Fred Itua, Abuja
The Senate, yesterday, kicked off the weeklong confirmation hearing of ministerial nominees submitted to it on Tuesday by President Muhammadu Buhari.
The exercise was not without hiccups and protests. It kicked off at 11:11am, when Peoples Democratic Party (PDP) senators led a protest, following the exclusion of FCT by President Buhari.
The protest was led by the Senate Minority Whip, Philip Aduda. He said based a 2005 Court of Appeal ruling, the FCT has the nomenclature of a state and should therefore be considered for a ministerial position.
President of the Senate, Ahmad Lawan, who presided as chairman in the Committee of the Whole, said they lack the powers to effect any changes, but added that the executive arm will take note of their agitations.
As the confirmation hearing progressed, there was uproar in the Senate when the immediate-past Minister of Transportation, Rotimi Amaechi took the stage.
Lawan, had while introducing Amaechi, urged members not to scrutinise former state and federal lawmakers. Lawan’s admonition was not in line with the provisions of the Senate Standing Rules.
Lawan’s position was challenged when the Senate Minority Leader, Enyinnaya Abaribe claimed that he didn’t have the permission of Rivers State caucus not to ask Amaechi questions.
Former Gombe State Governor, Danjuma Goje, raised a point of order. He relied on Order 3 of the Senate Standing Rules.
He insisted that the Senate Rules does not cover a former member of a state House of Assembly to benefit from the special privileges where nominees are not questioned.
Lawan, again, stepped in and insisted that the same privileges should be extended to Amaechi. He begged his colleagues to let Amaechi go.
Abaribe, while responding, urged Amaechi to sustain the peace in his home state of Rivers. He also urged him to see himself as a national minister and not a local champion.
He requested that if reappointed as the minister of Transportation, he should include the Eastern Corridor in the ongoing nationwide railway expansion programme.
Further attempts by Lawan to allow Amaechi respond to issues raised, were rebuffed by lawmakers. He was thereafter asked to take a bow and go.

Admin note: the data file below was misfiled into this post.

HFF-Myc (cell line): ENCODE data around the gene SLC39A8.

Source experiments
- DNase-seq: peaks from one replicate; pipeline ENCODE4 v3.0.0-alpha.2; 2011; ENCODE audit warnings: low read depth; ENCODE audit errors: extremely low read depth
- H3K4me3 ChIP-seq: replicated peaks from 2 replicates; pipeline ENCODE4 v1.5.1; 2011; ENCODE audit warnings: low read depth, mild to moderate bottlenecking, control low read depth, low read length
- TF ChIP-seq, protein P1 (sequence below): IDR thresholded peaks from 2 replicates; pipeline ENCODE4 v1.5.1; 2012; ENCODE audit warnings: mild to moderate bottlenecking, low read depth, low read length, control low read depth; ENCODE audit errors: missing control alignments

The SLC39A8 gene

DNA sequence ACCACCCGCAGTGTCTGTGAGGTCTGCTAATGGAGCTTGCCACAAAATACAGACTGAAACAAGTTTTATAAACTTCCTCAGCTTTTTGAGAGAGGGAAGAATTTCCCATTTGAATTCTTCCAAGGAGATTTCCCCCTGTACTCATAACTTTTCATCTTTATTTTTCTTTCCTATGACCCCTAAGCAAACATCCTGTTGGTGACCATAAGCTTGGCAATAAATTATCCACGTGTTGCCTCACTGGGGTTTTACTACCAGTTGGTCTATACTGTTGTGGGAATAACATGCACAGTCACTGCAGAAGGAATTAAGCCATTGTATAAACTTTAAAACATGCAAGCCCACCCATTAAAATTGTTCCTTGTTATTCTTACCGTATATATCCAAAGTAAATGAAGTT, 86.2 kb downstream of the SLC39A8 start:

As soon as Amaechi exited the stage, Thompson Sekibo raised a point of order to elaborate more on what transpired when Amaechi was in the chamber.
He was stopped by Lawan who claimed that he was unaware of the point of order. He declined the point of order. Attempts by other lawmakers to speak on the same issue were turned down by the President of the Senate.
Lawan had earlier in the day, explained the terms of reference. He said there will be two sessions every legislative day.
“We will have the first session that will elapse at 1pm. We will take a lunch break and resume at 2pm. We will close when the mood of the Senate says so,” he said.
Uche Samson Oga from Abia State was the first to take the podium. The exercise for the day was concluded at about 6:11pm. The entire exercise lasted for six hours. In all, 10 nominees were screened. Among them were three former senators and a serving member of the House of Representatives.
Those screened included Sen. George Akume (Benue), Sen. Godswill Akpabio (Akwa Ibom), Sen. Olurunimbe Mamora (Lagos), and Rep. Emeka Nwajuiba (Imo).
Also screened were Uchechukwu Ogah (Abia), Mrs. Sharon Ikeazor (Anambra), Adamu Adamu (Bauchi), Dr Ogbonaya Onu (Ebonyi), Olamilekan Adegbite (Ogun), and Rotimi Amaechi (Rivers).
Lawan told his colleagues that the exercise will continue today.
“We have done a wonderful job. Tomorrow (today), we will continue his exercise,” he said.
Eight nominees have been slated for screening today. They are Senator Tayo Alasoadura from Ondo, Sunday Dare from Oyo, Mohammed Abdullahi from Nasarawa State and Major General Salihi Magashi (retd) from Kano. Others are Richard Adeniyi Adebayo from Ekiti, Ramatu Tijjani from Kogi, Timipriye Sylva from Bayelsa and Mustapha Baba from Borno.